Canadian Football Hall of Fame closing up shop


He was sitting in his office at the Canadian Football Hall of Fame the other day when the front door opened and a crowd startled trundling in. Close to 20 people in the group, he estimates.

Considering how rarely this happens at the less-than-bustling museum, the man in charge got a little excited.

“Oh,” Mark DeNobile quips about his immediate response. “I beat my (average of) 2.9 people per day.”

Alas, it wasn’t really to be. No sooner had they arrived than the visitors pulled out measuring tapes and notepads and started charting the dimensions of the place for the offices that would soon be built in there. Not fans, it turned out. City workers.

C’est la vie.

The fact that a crowd of any size would catch the executive director off guard pretty clearly explains why the place is closing. It costs money to run a facility like this. A lot more money to update it and make it an attraction. The way you make that cash to improve is by bringing in hordes of fans. But if it’s not modernized, who really wants to pay to see it?

Chicken, meet egg.

So on Saturday afternoon shortly after the Tiger-Cats kick off against Edmonton a few kilometres away at the shiny, new, multi-million-dollar Tim Hortons Field, DeNobile will get up from his desk, walk the few steps to the front door, and turn the lock for the last time.

It’ll likely be a bit emotional for him but don’t expect any tears.

“I’m really looking forward to the changes,” he says.

Next week, all the artifacts on display on the main floor — including the 278 busts of the inducted members — will go into temporary storage somewhere else in town. The items in the basement storage rooms will remain on site.

Then those changes he’s talking about will start. DeNobile has already received requests from CFL teams asking for travelling displays of team-specific memorabilia to show at their stadia. Plans are already in the works to package some stuff up and send it on loan. That’ll take the hall to the people rather than waiting any longer for the people to come to the hall, which is a fantastic idea. Long-overdue, too.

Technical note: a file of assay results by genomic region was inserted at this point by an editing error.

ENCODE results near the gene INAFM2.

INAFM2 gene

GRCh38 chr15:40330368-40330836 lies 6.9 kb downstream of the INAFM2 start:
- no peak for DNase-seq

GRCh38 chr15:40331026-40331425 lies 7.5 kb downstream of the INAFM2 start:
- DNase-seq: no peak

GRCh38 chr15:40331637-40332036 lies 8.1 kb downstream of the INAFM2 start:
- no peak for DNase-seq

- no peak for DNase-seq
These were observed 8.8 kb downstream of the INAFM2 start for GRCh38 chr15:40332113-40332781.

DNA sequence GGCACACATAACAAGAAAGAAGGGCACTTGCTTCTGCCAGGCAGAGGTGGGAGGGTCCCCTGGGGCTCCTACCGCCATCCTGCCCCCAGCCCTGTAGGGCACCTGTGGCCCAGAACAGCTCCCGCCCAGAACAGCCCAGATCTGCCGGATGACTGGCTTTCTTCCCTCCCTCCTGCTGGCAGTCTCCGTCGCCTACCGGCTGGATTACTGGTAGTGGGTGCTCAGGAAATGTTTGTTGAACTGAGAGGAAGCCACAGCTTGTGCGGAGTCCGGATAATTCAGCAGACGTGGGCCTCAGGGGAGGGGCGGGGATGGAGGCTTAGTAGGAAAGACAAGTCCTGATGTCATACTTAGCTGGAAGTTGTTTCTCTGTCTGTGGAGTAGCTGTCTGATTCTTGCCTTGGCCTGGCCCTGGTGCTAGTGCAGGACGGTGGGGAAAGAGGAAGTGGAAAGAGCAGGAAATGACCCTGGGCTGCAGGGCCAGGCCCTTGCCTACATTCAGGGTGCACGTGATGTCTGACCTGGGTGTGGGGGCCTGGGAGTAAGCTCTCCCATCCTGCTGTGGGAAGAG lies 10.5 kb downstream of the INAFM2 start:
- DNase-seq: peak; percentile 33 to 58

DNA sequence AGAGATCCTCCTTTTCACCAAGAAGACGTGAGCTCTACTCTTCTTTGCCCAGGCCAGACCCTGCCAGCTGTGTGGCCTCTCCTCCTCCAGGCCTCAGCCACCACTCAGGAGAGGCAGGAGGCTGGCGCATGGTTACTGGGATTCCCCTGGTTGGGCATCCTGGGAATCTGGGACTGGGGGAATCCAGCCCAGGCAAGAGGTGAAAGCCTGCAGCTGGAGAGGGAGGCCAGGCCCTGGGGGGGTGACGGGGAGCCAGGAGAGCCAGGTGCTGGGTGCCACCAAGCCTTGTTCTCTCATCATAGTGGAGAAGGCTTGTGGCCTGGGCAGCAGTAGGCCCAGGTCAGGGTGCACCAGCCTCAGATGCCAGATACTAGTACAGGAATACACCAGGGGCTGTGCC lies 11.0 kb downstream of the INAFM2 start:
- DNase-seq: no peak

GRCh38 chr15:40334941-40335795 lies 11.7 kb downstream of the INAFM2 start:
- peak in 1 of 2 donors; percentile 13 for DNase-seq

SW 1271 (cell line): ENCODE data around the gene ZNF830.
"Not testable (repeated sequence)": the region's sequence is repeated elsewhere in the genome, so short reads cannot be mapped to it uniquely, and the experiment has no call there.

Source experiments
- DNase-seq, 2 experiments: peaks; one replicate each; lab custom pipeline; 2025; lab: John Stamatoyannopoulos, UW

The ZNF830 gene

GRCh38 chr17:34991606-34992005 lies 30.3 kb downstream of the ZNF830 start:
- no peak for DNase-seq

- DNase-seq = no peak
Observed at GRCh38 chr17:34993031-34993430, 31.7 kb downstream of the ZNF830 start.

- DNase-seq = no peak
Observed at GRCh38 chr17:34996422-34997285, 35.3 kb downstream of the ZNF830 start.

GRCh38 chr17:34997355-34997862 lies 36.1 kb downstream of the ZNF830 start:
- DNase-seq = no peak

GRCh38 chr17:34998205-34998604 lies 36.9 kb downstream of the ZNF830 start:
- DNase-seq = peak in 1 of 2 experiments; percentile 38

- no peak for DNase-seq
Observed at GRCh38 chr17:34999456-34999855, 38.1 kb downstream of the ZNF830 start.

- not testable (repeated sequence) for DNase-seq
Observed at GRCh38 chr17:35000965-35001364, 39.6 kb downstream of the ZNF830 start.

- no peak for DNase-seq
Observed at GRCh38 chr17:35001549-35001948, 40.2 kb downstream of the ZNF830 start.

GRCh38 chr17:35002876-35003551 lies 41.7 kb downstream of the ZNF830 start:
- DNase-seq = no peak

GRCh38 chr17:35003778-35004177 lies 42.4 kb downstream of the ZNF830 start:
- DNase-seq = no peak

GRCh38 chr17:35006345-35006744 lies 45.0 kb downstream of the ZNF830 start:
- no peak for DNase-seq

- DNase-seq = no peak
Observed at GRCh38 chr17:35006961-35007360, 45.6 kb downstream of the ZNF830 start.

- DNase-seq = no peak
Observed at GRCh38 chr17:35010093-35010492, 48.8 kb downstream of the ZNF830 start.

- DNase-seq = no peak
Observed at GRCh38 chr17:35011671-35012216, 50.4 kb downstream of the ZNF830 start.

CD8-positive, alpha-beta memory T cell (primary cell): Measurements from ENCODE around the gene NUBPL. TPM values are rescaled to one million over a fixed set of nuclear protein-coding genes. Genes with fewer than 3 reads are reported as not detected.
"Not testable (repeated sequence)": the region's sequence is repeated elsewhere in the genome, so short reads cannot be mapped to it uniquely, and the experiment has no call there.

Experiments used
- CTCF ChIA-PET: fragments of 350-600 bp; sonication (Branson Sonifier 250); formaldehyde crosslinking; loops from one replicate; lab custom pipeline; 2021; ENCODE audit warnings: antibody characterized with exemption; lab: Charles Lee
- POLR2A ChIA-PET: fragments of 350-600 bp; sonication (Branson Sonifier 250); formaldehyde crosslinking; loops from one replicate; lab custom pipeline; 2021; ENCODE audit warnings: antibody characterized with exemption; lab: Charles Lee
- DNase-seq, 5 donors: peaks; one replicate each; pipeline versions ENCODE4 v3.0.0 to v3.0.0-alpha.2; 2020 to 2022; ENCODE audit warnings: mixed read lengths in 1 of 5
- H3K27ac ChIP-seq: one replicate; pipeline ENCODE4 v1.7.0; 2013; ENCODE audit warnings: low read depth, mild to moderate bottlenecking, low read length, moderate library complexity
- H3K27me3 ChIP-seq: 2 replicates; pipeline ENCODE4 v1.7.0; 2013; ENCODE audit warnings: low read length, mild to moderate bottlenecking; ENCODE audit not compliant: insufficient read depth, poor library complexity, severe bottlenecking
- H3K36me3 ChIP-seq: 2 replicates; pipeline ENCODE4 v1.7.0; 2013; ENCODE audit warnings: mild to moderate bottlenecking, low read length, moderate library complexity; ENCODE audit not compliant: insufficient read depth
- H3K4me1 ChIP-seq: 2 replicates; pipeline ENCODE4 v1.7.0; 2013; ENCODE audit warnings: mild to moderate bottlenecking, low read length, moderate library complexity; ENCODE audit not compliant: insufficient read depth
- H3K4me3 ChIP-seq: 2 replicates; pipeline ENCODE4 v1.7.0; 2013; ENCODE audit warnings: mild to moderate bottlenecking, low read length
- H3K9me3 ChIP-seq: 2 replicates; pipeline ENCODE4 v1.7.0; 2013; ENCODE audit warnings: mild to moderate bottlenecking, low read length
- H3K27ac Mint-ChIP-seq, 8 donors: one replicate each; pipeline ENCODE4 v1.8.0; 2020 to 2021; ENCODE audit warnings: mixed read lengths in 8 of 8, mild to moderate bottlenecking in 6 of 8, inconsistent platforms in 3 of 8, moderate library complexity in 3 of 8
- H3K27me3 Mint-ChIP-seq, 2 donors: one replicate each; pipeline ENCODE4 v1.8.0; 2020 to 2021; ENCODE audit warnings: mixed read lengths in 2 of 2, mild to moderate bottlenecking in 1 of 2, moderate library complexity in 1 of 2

A larger collection will be put together for the Grey Cup in Winnipeg.

“We just got the word we’re going,” he says.

That display will almost certainly include the ball then-Bombers’ quarterback Matt Dunigan used to pass for a record 713 yards in a game back in 1994.

Why does that matter? Well, it illustrates pretty clearly why these changes could be very positive. That historic ball, for example, has been sitting in the hall’s basement for 20 years. Tucked away and carefully preserved, but out of sight nonetheless.

“It hasn’t seen the light of day since that day,” DeNobile says.

Now it will. Now all kinds of things like this will get showings across the country where they can be appreciated and where fans can be prompted to relive so many great memories by seeing precious pieces of meaningful games and tangible evidence of wonderful moments.

On top of everything else, planning will now get started in earnest about how to build the facility at the north end of Tim Hortons Field — under the scoreboard — at which the busts will all eventually find a home. Plans are for it to be open even on non-game days so anyone can visit, any time.

After being handcuffed by finances for so long, DeNobile desperately wants it to be done right. He wants all of itto be done right.

In the meantime, he doesn’t expect a last-minute surge of guests on Saturday. A few Edmonton Eskimo players might drop by in the morning on the way to the park since they’re in town. A few misty fans with childhood memories of the place might pop in. That’s it.

That’s kind of sad. The hall has been on the same site since 1968. It’s a landmark, even if it’s largely ignored and way behind the times. Its closing really is the end of an era and marks the closing of a chapter in this city’s history.

So as he locks the door for the final time and flicks off the lights, will The Last Post be playing while teams of cheerleaders do their thing, city councillors lower the flag, and balloons and a flock of doves are released?

“No, it’ll be very quiet,” DeNobile says. “Game starts at 4, we close at 4:30.”